NASCAR FedEx 400

One of the things that I love most about being a journalist is that I do things that I would never do under normal circumstances. Attending a NASCAR race is just such a thing, and yet, there I was at Dover International Speedway, running around from turn to turn trying to catch all of the action.

The level of noise definitely exceeded my expectations. The first time the door opened to the press room and I didn’t have my ear protection on, I was in shock. It is deafening. I had always assumed that NASCAR was like baseball in a way … that people went to hang out, eat some hot dogs and watch sporadic moments of action when they occur, but I learned that the sheer volume of the cars as they go around the track makes conversation pretty much impossible, and I imagine most make do with listening to radio chatter in their headsets as they watch the race.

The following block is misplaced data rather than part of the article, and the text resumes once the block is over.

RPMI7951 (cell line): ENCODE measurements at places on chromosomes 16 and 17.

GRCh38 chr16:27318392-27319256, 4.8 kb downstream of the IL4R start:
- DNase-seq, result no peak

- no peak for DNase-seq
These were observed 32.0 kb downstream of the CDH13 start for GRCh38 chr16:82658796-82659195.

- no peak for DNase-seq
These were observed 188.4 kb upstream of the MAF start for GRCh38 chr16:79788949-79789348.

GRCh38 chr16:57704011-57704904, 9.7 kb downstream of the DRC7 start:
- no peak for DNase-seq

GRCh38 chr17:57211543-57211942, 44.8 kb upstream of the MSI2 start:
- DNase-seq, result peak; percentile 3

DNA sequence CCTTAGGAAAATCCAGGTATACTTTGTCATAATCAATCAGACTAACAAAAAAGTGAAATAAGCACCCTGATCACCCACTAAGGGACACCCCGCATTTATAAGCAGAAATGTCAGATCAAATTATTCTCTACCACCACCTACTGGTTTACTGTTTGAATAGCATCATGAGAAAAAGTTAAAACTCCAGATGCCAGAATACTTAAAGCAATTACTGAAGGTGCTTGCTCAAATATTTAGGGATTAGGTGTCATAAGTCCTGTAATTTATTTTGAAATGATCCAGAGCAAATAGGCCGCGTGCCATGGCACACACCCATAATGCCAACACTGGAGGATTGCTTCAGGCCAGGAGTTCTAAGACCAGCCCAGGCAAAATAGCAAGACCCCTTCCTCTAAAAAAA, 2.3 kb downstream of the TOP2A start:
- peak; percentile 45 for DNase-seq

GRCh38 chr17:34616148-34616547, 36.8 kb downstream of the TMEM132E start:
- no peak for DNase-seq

We had three photographers at the race. One was stationed up high on turn one, looking down at the start/finish line, and two others (myself and a freelancer) who were free to roam the track. At around the three hundredth left turn I realized that NASCAR is much better on television, with multiple camera angles and that everyone at the event, myself included, was really just there to see a crash.

16sx.NASCAR

16sx.NASCAR

16sx.NASCAR

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